Nick Gilbert, who suffers from a nerve disorder that can cause tumors to grow in his body at any time, won the room over (and the nation) during the evening, when he answered ESPN’s question about how he feels about his father calling him his hero, saying, “What’s not to like?”

The phrase became an instant hit, repeated several times over during the course of the night’s events, which oh-by-the-way culminated in the Cavaliers hitting the jackpot, moving up from the eight spot (originally the Clippers’ pick, which they acquired as part of the Baron Davis-Mo Williams swap at the trade deadline) to No. 1 in the Draft pecking order.

T-shirt maker Fresh Brewed Tees capitalized on the growing popularity of Nick’s catch-phrase, introducing a t-shirt (right) to commemorate the occasion and donating five dollars of every one sold to support The Children’s Tumor Foundation, for which Nick is an ambassador. As of this posting, the shirts have already raised nearly $40,000 dollars for the organization.

Well done everyone, all around.

UPDATE: The t-shirt has been a big hit, but the $40,000 figure is actually how much the campaign for the CTF has raised in total, not simply from sales of the shirt (which, by the way, Gilbert the father has said he will match dollar-for dollar). It’s not too late to donate to the cause either, as they have extended the drive through this coming Friday, May 27.

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Mo Williams, how do you rate on the Horry scale?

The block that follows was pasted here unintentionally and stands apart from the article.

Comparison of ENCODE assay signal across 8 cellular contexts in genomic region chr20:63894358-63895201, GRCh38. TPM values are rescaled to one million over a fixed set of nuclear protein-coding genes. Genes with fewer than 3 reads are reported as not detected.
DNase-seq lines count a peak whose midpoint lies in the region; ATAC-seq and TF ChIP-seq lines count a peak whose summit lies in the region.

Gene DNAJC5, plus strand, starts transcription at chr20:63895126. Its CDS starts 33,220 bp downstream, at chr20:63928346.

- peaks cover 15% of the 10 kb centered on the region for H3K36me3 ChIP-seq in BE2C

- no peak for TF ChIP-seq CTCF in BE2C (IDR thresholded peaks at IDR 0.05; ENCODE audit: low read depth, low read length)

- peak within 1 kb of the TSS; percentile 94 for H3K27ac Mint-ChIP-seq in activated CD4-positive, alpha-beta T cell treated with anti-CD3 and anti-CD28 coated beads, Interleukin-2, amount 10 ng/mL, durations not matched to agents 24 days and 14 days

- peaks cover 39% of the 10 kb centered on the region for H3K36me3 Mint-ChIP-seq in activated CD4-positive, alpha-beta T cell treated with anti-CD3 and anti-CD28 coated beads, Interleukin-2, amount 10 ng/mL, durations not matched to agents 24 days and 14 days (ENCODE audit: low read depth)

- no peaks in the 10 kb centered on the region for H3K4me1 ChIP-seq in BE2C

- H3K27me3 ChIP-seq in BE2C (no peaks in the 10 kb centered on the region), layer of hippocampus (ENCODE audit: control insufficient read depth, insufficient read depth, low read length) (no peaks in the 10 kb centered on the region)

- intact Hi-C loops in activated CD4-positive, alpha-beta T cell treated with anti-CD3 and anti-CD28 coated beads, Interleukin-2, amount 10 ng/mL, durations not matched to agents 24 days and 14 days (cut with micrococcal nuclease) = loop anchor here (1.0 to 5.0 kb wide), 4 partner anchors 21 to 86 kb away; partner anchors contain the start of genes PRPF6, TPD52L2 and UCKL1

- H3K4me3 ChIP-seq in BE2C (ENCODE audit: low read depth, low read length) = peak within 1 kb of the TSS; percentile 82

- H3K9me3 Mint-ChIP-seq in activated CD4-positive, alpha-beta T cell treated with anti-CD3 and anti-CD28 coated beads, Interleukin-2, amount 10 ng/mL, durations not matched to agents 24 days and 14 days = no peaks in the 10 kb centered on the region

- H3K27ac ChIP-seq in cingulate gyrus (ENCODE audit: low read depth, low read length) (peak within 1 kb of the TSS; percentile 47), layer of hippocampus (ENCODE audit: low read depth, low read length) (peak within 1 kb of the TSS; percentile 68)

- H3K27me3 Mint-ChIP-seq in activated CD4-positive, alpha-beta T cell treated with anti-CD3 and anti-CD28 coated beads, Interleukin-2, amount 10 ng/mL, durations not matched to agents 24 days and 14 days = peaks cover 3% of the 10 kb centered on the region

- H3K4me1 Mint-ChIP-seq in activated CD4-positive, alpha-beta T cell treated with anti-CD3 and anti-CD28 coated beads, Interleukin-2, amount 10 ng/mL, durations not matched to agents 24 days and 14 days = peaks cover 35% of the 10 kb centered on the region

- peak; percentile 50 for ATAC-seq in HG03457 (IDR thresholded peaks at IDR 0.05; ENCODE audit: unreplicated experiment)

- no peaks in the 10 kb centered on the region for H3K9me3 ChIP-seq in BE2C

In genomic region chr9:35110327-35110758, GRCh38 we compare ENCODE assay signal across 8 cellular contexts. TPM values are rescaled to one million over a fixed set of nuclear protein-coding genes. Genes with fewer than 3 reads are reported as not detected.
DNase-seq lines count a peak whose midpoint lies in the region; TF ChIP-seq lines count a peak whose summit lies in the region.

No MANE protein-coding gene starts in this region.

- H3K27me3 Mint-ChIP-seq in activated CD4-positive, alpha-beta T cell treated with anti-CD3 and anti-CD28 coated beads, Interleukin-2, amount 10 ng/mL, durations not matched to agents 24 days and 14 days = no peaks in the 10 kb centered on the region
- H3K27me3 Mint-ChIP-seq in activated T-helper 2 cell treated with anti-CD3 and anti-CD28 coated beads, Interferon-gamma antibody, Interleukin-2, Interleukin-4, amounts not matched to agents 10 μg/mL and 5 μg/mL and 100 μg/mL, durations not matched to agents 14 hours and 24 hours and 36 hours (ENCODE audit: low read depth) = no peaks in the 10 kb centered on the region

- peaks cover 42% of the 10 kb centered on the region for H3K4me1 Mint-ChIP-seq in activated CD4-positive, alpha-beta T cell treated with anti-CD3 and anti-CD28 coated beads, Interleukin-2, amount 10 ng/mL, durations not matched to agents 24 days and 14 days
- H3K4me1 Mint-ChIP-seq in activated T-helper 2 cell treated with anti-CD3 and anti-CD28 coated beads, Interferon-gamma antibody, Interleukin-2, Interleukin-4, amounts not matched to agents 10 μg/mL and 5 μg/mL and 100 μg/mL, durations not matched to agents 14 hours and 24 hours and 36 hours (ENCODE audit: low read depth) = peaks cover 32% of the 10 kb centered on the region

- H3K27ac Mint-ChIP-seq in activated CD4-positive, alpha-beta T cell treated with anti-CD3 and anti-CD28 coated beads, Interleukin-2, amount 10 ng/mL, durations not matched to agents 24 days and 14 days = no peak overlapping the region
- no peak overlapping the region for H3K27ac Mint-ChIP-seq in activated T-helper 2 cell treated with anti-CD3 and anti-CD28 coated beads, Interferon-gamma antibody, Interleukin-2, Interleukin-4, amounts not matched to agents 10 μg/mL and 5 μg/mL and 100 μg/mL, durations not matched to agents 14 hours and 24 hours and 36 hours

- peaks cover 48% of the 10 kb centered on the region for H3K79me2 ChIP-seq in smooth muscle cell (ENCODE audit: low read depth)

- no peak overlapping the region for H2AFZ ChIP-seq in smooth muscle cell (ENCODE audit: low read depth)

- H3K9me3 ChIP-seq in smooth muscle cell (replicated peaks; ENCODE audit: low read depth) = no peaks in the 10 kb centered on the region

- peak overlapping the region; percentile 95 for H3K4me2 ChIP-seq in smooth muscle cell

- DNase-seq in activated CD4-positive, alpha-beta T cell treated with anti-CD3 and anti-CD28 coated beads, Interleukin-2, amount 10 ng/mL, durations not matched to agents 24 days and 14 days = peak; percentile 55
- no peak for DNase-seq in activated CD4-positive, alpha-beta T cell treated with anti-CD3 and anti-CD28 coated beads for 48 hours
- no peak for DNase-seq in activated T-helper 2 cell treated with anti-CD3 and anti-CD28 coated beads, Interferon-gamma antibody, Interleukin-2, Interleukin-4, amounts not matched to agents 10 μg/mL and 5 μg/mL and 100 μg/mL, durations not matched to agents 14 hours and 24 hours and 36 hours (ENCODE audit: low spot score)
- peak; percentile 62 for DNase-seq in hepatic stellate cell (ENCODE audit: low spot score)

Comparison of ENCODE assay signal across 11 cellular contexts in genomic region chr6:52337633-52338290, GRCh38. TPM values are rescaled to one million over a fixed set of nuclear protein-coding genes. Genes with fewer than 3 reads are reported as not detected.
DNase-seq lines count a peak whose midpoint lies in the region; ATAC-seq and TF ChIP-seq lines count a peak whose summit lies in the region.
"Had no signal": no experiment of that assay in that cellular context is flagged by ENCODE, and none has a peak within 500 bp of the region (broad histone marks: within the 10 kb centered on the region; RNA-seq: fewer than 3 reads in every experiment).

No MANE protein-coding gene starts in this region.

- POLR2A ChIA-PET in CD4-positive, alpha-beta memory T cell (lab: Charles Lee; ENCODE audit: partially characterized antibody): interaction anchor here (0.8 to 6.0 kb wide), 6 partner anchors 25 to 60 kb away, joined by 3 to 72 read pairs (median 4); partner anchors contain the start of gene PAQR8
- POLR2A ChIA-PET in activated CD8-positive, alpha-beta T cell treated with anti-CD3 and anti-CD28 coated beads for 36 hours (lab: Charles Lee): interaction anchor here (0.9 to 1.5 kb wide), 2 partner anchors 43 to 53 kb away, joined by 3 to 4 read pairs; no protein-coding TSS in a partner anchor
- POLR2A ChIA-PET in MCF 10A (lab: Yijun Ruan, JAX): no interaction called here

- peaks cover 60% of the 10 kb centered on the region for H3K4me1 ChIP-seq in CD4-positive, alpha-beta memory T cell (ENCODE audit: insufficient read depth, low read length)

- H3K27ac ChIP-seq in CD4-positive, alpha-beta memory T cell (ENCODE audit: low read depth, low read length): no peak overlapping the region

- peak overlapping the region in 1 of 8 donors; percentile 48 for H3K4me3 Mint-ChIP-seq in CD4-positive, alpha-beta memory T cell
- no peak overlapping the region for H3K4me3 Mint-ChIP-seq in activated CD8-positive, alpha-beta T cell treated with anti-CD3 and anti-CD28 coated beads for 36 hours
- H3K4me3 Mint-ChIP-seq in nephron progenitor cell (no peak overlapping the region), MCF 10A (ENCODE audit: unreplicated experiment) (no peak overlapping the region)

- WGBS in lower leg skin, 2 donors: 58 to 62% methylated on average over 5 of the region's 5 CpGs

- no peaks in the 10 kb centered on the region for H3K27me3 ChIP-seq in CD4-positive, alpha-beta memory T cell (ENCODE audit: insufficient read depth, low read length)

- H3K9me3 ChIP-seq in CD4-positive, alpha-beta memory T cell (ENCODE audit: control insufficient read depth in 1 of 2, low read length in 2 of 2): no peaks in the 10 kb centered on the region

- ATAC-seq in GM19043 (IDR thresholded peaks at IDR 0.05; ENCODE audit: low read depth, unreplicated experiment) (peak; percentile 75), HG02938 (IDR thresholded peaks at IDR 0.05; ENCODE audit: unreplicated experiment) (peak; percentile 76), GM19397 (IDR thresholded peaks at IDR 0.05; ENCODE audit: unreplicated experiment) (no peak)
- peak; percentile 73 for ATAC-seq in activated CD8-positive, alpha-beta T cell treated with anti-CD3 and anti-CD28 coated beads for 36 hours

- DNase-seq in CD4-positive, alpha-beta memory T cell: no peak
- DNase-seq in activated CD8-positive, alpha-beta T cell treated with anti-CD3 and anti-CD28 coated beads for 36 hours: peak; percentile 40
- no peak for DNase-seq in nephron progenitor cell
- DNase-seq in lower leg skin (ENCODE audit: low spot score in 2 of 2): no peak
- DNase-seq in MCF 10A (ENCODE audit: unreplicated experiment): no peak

by Micah Hart

Well that didn’t take long. After Rudy Gay hit the NBA’s first game-winning buzzer-beater last Saturday, it only took four more days before our next entry into the 2010-11 ledger. Mo Williams, step right up to claim your prize:

A refresher — any time there is a GWBB, we will examine its bonafides  in the categories of difficulty, game situation (was the team tied or behind at the time), importance (playoff game or garden-variety Clippers-Nets game), and celebration, and give it an overall grade on a scale of 1-5 Robert Horrys.

Let’s see how this one rates:

Difficulty: It’s a nice shot, no doubt, and Brandon Jennings does all he can to bother Williams. However, this isn’t that hard a shot for an NBA player to make, a face-up jumper from just left-of-center.

Game situation: Tie game, so no harm no foul if it’s a miss.

Importance: In the early season, neither the Bucks or Cavs are doing much to make themselves look like contenders, but I’ll say this — given their summer, I have to think every win feels just a little bit sweeter for Cleveland this year.

Celebration: Mo Williams jumps on the scorer’s table as the crowd in Cleveland goes wild. That’s quite a little Thanksgiving present for the Cleveland fans.

Grade: Three Horrys. Thought about giving it a 2.5, but I bumped them up an extra half-an-Horry for being an antidote to the Cavs’ fans misery.

How do you rate it?

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Who’s on the Cavaliers 2011 calendar? Oh, that’s unfortunate

by Micah Hart

Alright, the new 2011 Cavaliers calendar is here! Who will be on the cover – Mo Williams? Antawn Jamison? Oh, LeBron James, that makes sense. Wait a minute…

The best part of this story is the name of the company who produced the calendar – a Wisconsin company called Perfect Timing.

Perfect timing indeed.

H/T PBT

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Take it from Dwight – Fast don’t lie

by Micah Hart

There’s a trend afoot in the NBA (pun somewhat intended). To move product, the shoe companies have taken to producing lavish-looking videos featuring the musical stylings of various players.

The most recent entry? That’d be Adidas and Dwight Howard, with as assist from Ken Jeong as Slim Chin (reprising a similar character he played in the movie The Hangover), singing about the inescapable truth that “Fast Don’t Lie”. Roll it:

Nicely done, Superman. Perhaps we’ll see a response from Fog Raw, Velvet Hoop, and Chief Blocka?